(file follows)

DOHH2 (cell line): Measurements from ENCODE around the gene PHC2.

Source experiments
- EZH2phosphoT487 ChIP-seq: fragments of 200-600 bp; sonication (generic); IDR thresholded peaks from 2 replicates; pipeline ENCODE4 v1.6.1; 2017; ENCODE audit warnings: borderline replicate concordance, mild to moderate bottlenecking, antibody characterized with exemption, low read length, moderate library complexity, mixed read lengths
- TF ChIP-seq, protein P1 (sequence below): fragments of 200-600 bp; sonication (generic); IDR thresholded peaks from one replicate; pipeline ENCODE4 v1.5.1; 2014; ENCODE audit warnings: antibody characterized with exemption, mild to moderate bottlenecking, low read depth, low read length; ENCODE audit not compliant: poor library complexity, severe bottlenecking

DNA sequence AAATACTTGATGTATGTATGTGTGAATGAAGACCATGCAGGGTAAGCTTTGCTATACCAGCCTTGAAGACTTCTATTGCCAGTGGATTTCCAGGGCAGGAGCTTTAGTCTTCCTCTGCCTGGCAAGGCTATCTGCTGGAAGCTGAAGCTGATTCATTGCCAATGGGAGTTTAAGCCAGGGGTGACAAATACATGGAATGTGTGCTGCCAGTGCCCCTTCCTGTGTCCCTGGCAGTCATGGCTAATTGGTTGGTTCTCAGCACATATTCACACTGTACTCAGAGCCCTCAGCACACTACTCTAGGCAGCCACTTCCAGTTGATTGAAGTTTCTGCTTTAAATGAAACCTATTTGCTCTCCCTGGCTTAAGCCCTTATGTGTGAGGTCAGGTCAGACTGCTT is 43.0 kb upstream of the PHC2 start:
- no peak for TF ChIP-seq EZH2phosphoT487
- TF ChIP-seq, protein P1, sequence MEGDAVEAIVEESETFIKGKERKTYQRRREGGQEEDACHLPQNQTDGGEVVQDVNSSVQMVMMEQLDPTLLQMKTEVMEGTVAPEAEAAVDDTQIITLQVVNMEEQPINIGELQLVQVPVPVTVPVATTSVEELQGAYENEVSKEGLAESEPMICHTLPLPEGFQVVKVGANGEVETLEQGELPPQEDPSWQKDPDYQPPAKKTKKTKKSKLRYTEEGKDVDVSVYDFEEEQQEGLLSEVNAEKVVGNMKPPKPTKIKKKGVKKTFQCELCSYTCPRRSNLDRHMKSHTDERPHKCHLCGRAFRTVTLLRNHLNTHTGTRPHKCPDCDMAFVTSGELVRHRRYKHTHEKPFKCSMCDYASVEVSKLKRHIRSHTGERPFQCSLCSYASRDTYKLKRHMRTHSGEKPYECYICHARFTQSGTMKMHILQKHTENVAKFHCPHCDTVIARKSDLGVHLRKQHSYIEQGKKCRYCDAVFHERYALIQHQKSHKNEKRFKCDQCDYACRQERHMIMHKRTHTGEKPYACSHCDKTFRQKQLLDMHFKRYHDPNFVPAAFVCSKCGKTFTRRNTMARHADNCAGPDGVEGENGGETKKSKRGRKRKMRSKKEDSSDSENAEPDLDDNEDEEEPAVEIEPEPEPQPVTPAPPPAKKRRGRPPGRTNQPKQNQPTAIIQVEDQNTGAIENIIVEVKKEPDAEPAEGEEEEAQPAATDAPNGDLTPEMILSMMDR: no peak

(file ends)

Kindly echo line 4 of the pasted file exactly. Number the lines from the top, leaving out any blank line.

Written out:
- TF ChIP-seq, protein P1 (sequence below): fragments of 200-600 bp; sonication (generic); IDR thresholded peaks from one replicate; pipeline ENCODE4 v1.5.1; 2014; ENCODE audit warnings: antibody characterized with exemption, mild to moderate bottlenecking, low read depth, low read length; ENCODE audit not compliant: poor library complexity, severe bottlenecking